Ancient Bone Shows Evidence Of Cancer In Human Ancestor

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Ancient Bone Shows Evidence Of Cancer In Human Ancestor

It appears that bone cancer has been a human malady for nearly as long as there have been humans.

A bone from a human ancestor that died between 1.8 million and 1.6 million years ago shows evidence of cancer, a newly published study finds. It is the oldest known example of a malignant tumor in a human ancestor.

The bone belonged to a hominin, an extinct relative of modern humans that lived and died in what is now South Africa. The foot bone, specifically the metatarsal that runs between the ankle and the pinky toe, was originally excavated between 1960 and 1980 from the Swartkrans cave, part of a World Heritage Site in South Africa called the Cradle of Humankind for its many hominin bones.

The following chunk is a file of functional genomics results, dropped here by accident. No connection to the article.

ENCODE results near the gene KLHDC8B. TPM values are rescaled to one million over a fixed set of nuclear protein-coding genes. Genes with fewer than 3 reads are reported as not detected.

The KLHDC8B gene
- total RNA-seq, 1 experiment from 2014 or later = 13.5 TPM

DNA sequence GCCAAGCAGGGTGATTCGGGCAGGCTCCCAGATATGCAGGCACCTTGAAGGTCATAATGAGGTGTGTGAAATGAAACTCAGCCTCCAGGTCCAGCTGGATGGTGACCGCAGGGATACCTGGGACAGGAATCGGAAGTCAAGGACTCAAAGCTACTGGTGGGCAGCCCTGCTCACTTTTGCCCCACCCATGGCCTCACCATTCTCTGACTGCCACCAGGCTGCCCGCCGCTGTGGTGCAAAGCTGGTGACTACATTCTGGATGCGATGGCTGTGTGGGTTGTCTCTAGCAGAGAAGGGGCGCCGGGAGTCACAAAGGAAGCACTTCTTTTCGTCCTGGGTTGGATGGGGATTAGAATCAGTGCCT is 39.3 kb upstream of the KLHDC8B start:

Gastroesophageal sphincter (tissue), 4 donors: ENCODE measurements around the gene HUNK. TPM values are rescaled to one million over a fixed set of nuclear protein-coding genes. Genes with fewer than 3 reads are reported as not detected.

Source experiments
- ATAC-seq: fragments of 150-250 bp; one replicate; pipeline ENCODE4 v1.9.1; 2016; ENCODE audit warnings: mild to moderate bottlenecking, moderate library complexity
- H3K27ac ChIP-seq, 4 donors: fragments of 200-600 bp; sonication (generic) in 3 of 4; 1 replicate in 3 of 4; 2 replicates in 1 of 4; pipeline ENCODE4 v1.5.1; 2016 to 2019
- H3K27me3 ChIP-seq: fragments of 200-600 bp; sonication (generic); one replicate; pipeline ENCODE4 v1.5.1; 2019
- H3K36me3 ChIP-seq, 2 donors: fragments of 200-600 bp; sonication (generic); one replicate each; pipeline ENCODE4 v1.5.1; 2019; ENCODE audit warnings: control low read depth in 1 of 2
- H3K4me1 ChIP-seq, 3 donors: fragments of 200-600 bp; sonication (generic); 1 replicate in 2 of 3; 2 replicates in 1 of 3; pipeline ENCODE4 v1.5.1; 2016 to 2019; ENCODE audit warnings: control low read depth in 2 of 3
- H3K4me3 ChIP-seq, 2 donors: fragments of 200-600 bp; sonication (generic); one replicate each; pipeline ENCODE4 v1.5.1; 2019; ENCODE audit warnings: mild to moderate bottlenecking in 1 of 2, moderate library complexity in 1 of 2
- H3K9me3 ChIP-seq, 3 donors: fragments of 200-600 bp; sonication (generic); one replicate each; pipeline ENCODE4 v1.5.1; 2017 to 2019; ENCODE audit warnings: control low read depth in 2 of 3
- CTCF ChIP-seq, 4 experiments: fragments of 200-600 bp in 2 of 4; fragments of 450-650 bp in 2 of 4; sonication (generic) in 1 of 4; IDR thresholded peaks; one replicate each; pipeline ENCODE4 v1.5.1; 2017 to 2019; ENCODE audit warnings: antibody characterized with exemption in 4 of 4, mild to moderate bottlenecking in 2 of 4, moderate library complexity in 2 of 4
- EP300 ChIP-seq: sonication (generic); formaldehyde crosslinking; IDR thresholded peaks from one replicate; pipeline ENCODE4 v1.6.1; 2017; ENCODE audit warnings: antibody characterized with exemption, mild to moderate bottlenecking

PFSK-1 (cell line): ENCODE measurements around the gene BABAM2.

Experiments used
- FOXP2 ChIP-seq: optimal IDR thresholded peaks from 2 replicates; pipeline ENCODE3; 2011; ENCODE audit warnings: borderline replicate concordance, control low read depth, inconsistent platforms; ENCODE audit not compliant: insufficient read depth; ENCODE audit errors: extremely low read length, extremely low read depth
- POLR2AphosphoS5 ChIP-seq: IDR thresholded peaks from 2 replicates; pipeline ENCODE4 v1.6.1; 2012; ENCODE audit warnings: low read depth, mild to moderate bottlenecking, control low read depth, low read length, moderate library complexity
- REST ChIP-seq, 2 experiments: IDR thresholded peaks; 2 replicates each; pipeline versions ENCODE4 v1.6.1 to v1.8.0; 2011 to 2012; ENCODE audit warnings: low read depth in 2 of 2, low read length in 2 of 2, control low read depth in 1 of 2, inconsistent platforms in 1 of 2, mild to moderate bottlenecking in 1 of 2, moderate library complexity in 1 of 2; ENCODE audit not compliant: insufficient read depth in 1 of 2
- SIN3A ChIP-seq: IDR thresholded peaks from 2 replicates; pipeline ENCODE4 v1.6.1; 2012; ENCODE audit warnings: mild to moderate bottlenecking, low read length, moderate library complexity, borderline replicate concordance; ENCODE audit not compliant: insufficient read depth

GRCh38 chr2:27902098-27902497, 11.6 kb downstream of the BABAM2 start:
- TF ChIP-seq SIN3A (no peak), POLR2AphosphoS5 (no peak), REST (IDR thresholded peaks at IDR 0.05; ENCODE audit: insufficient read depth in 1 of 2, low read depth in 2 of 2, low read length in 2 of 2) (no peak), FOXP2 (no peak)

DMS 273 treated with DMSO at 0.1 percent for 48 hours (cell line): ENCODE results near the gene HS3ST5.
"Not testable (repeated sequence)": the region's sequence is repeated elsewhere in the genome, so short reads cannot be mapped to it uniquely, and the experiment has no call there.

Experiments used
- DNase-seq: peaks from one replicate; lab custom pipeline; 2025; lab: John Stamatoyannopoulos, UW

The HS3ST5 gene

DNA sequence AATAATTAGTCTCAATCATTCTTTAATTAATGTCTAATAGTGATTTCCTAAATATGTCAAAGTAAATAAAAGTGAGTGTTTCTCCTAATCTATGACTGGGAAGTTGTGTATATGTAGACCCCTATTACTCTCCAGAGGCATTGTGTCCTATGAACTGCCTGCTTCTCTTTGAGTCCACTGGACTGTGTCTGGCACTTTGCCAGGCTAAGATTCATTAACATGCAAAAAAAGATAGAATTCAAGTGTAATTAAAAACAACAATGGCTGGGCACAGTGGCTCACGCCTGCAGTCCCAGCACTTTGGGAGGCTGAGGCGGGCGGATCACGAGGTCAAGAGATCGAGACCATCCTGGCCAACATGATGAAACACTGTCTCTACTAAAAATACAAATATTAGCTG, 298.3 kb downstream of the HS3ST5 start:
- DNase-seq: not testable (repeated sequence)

But a malignant tumor in the bone was not immediately apparent. A doctoral student in Florida originally examined the bone as part of an unpublished thesis and noticed the apparent tumor, but concluded it was just a kind of benign mass known as an osteoid osteoma.

Read Full Article: Ancient Bone Shows Evidence Of Cancer In Human Ancestor : The Two-Way : NPR

Read Full Article: Ancient Bone Shows Evidence Of Cancer In Human Ancestor : The Two-Way : NPR

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